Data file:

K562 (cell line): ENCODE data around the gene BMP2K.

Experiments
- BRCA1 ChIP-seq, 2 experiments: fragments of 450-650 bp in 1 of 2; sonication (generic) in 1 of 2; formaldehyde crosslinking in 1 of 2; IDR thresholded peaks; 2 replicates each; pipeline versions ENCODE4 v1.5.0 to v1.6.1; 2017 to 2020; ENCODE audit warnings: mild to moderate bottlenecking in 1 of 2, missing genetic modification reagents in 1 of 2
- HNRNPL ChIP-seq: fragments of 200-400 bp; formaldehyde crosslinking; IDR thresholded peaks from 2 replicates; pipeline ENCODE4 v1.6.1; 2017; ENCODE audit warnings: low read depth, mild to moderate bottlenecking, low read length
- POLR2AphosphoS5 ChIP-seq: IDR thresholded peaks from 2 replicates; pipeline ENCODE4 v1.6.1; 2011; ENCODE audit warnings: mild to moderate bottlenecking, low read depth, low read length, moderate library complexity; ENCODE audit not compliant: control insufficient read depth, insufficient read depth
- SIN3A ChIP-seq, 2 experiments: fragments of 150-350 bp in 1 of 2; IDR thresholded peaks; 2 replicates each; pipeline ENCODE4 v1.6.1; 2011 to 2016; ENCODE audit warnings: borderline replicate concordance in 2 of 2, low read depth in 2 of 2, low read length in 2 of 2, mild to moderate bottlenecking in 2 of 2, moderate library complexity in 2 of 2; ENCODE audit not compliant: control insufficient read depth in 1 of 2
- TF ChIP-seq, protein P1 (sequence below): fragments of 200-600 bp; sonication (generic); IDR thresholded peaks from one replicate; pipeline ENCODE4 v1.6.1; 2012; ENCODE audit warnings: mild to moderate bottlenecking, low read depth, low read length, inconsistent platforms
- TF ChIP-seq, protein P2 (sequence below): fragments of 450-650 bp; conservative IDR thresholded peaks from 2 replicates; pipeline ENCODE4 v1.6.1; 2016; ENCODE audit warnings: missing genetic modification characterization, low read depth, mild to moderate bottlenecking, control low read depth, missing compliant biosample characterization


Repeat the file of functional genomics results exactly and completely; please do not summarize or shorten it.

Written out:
K562 (cell line): ENCODE data around the gene BMP2K.

Experiments
- BRCA1 ChIP-seq, 2 experiments: fragments of 450-650 bp in 1 of 2; sonication (generic) in 1 of 2; formaldehyde crosslinking in 1 of 2; IDR thresholded peaks; 2 replicates each; pipeline versions ENCODE4 v1.5.0 to v1.6.1; 2017 to 2020; ENCODE audit warnings: mild to moderate bottlenecking in 1 of 2, missing genetic modification reagents in 1 of 2
- HNRNPL ChIP-seq: fragments of 200-400 bp; formaldehyde crosslinking; IDR thresholded peaks from 2 replicates; pipeline ENCODE4 v1.6.1; 2017; ENCODE audit warnings: low read depth, mild to moderate bottlenecking, low read length
- POLR2AphosphoS5 ChIP-seq: IDR thresholded peaks from 2 replicates; pipeline ENCODE4 v1.6.1; 2011; ENCODE audit warnings: mild to moderate bottlenecking, low read depth, low read length, moderate library complexity; ENCODE audit not compliant: control insufficient read depth, insufficient read depth
- SIN3A ChIP-seq, 2 experiments: fragments of 150-350 bp in 1 of 2; IDR thresholded peaks; 2 replicates each; pipeline ENCODE4 v1.6.1; 2011 to 2016; ENCODE audit warnings: borderline replicate concordance in 2 of 2, low read depth in 2 of 2, low read length in 2 of 2, mild to moderate bottlenecking in 2 of 2, moderate library complexity in 2 of 2; ENCODE audit not compliant: control insufficient read depth in 1 of 2
- TF ChIP-seq, protein P1 (sequence below): fragments of 200-600 bp; sonication (generic); IDR thresholded peaks from one replicate; pipeline ENCODE4 v1.6.1; 2012; ENCODE audit warnings: mild to moderate bottlenecking, low read depth, low read length, inconsistent platforms
- TF ChIP-seq, protein P2 (sequence below): fragments of 450-650 bp; conservative IDR thresholded peaks from 2 replicates; pipeline ENCODE4 v1.6.1; 2016; ENCODE audit warnings: missing genetic modification characterization, low read depth, mild to moderate bottlenecking, control low read depth, missing compliant biosample characterization